"the sender send 0,1 (0 is lost), so the receive only acks 1" No, the receiver will not acknowledge segment 1. The acknowledgment number would be 2, the next expected segment, but it acknowledges every segment prior to 2, and it will not do that because it has not received segment 0.
    – Ron Maupin
    Aug 16, 2020 at 6:07

1 Answer 1


What does " the channel can be thought of as essentially buffering packets and spontaneously emitting these packets at any point in the future." mean? why we need to buffer a old packet? isn't better that the receiver just ignore it?

That's the nature of queueing and buffering which is an essential part of packet switching - received packets are queued/buffered on ingress and deleted from the queue once they've been forwarded. Buffering is necessary as otherwise the egress link would always need to be free whenever a packet is received - that's not possible for packet-switched networks, only for circuit-switched ones.

Let say the window size is 2 and availabe sequence number is 0,1,2,3.

The window doesn't count packets/datagrams but bytes. Also, the sequence number only repeats when its 32-bit field overflows - that happens only after 4 GiB of data. However, that limit means that there can't ever be more than 4 Gib of data "in flight" to avoid ambiguity. Since the largest possible window is (close to) 1 GiB, that is not a problem.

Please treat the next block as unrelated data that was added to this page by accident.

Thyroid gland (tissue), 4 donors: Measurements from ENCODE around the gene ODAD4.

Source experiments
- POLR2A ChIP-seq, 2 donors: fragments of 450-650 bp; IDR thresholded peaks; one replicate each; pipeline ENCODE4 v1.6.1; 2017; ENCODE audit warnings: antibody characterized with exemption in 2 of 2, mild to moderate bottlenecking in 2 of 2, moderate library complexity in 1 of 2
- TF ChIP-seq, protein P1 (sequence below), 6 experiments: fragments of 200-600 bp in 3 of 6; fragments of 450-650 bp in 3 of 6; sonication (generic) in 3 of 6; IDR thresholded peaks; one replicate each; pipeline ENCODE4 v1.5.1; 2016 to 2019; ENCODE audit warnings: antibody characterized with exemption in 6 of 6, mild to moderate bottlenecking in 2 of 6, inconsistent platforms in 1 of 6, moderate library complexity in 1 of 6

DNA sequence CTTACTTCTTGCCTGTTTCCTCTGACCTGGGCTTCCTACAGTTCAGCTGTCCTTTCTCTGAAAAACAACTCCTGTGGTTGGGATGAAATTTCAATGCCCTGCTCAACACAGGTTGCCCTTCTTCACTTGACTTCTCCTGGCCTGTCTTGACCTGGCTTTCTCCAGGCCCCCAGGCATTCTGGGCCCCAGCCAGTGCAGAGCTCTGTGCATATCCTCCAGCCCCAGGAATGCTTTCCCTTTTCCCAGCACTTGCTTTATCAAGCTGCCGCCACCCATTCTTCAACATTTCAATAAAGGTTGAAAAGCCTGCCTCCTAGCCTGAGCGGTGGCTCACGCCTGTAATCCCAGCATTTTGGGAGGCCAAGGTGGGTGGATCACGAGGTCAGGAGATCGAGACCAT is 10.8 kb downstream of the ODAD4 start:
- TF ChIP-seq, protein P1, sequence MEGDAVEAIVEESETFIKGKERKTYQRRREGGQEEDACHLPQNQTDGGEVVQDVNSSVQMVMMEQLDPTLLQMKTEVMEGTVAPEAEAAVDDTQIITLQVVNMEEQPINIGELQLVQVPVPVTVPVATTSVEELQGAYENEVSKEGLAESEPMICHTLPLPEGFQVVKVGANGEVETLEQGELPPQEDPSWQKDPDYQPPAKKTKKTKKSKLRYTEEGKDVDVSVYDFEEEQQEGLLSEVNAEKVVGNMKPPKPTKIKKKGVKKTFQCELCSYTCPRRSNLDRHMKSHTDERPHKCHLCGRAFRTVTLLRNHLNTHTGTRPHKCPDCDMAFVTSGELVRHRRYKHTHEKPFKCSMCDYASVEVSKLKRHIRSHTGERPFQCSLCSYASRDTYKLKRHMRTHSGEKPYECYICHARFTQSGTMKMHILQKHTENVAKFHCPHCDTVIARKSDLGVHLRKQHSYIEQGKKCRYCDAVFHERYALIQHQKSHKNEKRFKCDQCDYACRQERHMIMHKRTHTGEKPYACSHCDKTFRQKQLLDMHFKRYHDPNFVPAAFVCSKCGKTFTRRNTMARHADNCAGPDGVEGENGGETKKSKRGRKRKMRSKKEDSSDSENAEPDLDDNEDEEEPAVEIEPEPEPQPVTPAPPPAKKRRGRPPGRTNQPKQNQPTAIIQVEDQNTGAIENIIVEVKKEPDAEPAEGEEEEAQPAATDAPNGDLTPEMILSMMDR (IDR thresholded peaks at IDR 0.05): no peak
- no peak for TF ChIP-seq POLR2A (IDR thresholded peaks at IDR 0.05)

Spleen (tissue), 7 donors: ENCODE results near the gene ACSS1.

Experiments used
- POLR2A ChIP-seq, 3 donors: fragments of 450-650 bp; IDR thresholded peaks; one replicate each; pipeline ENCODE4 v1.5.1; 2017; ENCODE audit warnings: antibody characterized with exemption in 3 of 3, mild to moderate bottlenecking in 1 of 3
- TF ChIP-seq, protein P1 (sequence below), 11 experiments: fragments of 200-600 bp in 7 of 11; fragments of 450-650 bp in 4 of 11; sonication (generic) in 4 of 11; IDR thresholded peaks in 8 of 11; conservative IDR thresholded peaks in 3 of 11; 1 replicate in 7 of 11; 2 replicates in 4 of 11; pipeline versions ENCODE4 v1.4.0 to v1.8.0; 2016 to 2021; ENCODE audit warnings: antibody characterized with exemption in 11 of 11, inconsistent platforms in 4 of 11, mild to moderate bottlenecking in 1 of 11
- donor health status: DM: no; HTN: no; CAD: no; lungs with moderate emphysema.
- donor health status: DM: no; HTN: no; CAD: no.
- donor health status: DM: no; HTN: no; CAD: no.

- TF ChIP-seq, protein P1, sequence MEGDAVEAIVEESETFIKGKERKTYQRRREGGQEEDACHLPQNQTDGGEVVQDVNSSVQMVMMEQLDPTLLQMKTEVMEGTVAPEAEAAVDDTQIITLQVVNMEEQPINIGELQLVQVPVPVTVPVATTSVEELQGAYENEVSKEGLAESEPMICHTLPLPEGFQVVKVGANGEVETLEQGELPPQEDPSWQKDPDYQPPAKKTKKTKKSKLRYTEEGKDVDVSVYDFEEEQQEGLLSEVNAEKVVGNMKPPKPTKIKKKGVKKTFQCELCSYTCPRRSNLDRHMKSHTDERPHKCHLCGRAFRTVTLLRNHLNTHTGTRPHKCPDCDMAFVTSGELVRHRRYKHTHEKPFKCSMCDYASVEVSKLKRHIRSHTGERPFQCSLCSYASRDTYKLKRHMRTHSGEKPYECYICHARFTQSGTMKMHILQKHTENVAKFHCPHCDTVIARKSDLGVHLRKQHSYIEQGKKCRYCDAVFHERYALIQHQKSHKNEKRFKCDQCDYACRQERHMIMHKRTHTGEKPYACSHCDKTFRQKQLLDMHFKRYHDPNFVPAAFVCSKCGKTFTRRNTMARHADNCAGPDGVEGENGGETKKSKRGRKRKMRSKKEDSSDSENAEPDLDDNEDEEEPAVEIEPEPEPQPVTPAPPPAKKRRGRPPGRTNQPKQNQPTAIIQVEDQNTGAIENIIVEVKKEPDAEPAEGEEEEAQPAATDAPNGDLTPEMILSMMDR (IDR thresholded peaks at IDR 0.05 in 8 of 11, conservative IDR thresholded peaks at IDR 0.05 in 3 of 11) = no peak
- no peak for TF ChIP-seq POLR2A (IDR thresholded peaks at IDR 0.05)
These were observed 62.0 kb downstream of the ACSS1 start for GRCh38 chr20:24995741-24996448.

Note that with simple, cumulative ACKs, the receiver can't selectively ACK later segments when a previous segment is still missing. An ACK means that all previous data has been received.

For example, with a segment size of 1,000 and a window size of 10,000, sender sends datagrams D00-D09 (sequence 0-9,999). D00 and D02-D09 are received, but D01 is lost. The receiver still ACKs 1,000 (the next expected data sequence) which triggers the sender to move D0 out of the window, advance it to 1,000-10,999, and send D10.

Meanwhile the receiver has decided that there's a problem, so it ACKs 1,000 again to signal just that. The sender receives the double ACK and resends D01 (reluctant mode) or all data starting from D01 (aggressive mode). The receiver has already got D10 (10,000-10,999), so it ACKs 11,000 which in turn moves the sender's window to 11,000-20,999 (and aborts the still outstanding retransmissions, for aggressive mode).

(I have somewhat simplified the process, in reality there's more parallel overlap, and a delay between send and receive, of course.)

EDIT: As Jeff has correctly pointed out (thx!), support for selective acknowledgments (SACK) is nearly a given today. Using that option, the receiver could also SACK 2,000-9,999 (from D02-D09) right away, so the sender wouldn't start retransmitting them. It could also start transmitting 11,000-20,999 earlier.

  • 2
    In reality, virtually all modern systems support RFC2018 TCP Selective Acknowledgements. I think the above explanation may mislead readers, current or future, to have a significant misunderstanding of how TCP usually operates in the practical world. Aug 16, 2020 at 12:24
  • 2
    @JeffWheeler Thanks for pointing that out - seems I have simplified to much. I've edit the question as to not be misleading.
    – Zac67
    Aug 16, 2020 at 12:34